Indeed, 'the contamination of Reality by the dream' is a central trope for Borges.
The author, blissfully unaware of any such fact, merrily continues-
But a persevering man may, nonetheless, continue to prefer what he cannot proceed to choose: he may keep wanting what he cannot have. 
From protozoa to Pope, all beings want what they can't have. It is the condition of life. Nothing to do with 'persevering'.
To prefer does not presuppose being able to actually choose then; not strictly considered; and we may rescue 'prefer to dream‟ from mere solecism thus. 
How stupid is the author? What is his major malfunction? Has anybody ever suggested that every living being's preference to enjoy health rather than suffer disease or death PRESUPPOSES the ability to actually choose not to die and instead enjoy felicity? Not even an extreme Existentialism or relationist Occasionalism would qualify its notion of conatus in this way. Why is the author using pompous, learned sounding, language to say something so foolish and utterly without foundation in the philosophical or hermeneutic traditions relevant to Borges's essay?
The author concludes this truly asinine or Unamuno type sample of Saloon bar casuistry with a rhetorical flourish worthy of H.Bustos Domecq- But the effort seems wasted, for the locution remains strange even so: to dream that mirrors figure and promise the infinite would not be to dream mirrors whose surfaces do so figure and promise. So the promiscuously literary version which accompanies the literal transcription here renders the sentence thus: I wish always to dream their burnished faces: which prefigure and promise infinity.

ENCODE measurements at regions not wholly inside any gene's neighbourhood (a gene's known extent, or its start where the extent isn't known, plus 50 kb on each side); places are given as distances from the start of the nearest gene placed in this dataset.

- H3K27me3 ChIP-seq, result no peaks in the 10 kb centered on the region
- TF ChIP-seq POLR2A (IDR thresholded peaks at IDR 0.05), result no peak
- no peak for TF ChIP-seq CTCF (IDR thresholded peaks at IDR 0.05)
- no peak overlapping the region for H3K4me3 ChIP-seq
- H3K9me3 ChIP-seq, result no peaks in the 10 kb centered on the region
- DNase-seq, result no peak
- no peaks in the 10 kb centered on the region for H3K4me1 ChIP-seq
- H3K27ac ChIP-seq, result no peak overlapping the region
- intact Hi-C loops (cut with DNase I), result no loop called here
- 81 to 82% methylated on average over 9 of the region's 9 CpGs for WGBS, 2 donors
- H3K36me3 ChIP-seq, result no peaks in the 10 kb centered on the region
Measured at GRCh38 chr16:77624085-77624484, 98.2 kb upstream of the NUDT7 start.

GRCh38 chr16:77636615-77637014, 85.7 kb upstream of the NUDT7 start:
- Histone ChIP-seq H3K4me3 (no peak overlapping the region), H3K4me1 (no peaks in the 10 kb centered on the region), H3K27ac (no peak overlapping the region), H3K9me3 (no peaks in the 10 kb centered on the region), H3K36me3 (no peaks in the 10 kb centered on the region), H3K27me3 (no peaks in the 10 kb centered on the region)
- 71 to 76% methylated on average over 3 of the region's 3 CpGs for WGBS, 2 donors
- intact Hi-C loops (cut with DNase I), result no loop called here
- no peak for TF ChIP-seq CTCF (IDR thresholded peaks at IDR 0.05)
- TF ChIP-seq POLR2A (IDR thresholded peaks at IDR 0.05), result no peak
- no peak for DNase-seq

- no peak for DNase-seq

This is rubbish. Cats don't turn into Kapil Sabil. But I can will myself to dream they do. Also a dream cat can turn into Kapil Sabil- indeed, that's exactly what happened the other day when I'd dozed off with NDTV on and the neighbor's cat jumped through the window and came and made itself comfy on my tummy.
Borges's librarian has said something simple- 'there are mirrors in the library. Mirrors make a place look bigger than it is. That's why some people say 'the library must be smaller than it appears'. If the library is infinite, why put in mirrors?'  I don't accept this. I like to day-dream that the superficies (Borges has chosen a word with a highly suggestive mathematical associations) of these mirrors have a certain sort of relationship to infinity. What sort? Well, the librarian's 'burnished superficies' suggests something like Cohen 'forcing'- i.e. expanding the Universe so as to do things that would otherwise violate the countinuum hypothesis.